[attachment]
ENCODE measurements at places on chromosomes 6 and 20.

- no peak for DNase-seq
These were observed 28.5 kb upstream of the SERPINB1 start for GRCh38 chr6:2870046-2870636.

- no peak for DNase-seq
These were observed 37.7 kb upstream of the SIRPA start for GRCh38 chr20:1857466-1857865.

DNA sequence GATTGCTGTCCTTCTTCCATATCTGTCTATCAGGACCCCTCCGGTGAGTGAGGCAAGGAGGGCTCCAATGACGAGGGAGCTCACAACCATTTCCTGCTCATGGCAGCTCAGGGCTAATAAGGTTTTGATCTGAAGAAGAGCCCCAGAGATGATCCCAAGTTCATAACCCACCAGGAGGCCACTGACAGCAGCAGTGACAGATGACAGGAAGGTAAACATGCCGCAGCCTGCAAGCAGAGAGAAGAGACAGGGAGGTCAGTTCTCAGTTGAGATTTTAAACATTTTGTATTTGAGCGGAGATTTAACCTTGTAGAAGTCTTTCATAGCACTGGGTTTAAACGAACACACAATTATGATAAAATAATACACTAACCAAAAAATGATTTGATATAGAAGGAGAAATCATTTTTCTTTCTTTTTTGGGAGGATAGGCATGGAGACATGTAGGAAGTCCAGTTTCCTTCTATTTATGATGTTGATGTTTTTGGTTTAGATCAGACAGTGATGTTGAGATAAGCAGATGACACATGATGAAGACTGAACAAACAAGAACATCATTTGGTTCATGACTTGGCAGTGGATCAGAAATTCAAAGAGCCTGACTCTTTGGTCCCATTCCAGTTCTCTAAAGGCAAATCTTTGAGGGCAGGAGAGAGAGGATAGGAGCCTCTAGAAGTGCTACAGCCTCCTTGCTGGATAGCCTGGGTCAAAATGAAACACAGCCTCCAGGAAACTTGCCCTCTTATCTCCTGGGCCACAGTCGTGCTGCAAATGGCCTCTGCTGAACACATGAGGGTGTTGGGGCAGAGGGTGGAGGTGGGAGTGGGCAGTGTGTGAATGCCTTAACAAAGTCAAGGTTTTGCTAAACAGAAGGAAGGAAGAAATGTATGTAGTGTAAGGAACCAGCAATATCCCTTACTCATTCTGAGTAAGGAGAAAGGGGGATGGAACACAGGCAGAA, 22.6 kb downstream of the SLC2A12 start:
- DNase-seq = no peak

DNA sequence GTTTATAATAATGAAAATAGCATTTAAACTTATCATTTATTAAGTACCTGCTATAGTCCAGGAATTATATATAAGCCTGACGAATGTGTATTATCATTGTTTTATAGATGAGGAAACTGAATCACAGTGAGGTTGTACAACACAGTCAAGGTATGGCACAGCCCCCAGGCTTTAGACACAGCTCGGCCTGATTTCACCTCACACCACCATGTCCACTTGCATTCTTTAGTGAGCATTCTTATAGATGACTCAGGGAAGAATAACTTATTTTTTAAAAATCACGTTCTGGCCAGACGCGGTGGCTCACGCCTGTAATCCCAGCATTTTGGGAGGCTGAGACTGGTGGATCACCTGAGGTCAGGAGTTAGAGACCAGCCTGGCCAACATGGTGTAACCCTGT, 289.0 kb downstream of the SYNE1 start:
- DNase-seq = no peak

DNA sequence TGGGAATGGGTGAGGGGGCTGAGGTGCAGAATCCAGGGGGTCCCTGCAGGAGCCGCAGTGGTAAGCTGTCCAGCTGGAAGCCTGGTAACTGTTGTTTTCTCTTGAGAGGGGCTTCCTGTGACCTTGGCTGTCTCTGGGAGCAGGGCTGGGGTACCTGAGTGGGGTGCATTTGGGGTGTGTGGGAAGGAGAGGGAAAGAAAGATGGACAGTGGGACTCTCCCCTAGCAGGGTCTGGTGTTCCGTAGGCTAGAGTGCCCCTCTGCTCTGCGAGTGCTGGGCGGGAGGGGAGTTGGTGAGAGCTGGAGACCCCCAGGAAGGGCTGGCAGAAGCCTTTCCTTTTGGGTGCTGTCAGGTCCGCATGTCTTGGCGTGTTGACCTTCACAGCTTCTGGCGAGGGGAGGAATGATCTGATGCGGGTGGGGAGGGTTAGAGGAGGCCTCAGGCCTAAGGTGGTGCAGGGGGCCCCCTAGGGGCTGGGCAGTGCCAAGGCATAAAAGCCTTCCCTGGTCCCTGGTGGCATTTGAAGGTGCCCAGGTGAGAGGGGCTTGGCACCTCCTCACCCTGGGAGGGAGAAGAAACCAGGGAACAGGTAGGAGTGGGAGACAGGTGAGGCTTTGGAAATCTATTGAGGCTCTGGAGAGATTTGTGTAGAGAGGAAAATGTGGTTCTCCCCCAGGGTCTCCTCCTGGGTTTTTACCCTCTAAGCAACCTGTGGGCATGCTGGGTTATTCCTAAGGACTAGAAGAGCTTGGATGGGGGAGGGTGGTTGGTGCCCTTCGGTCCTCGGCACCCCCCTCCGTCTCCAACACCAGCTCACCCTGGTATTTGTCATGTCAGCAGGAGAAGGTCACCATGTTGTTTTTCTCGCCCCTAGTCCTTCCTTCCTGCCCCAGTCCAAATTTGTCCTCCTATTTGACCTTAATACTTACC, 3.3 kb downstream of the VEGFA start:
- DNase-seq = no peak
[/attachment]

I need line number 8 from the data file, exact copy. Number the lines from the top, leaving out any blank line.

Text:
DNA sequence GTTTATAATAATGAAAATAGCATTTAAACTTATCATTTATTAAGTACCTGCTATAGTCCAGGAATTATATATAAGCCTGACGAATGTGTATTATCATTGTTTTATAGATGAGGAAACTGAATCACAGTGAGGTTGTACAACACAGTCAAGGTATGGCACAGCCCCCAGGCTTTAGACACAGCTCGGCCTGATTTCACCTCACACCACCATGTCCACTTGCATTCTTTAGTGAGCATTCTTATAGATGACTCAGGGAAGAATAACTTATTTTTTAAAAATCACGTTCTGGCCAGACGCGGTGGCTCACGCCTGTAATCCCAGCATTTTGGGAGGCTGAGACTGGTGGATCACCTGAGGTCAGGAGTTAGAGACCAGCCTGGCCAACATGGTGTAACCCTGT, 289.0 kb downstream of the SYNE1 start: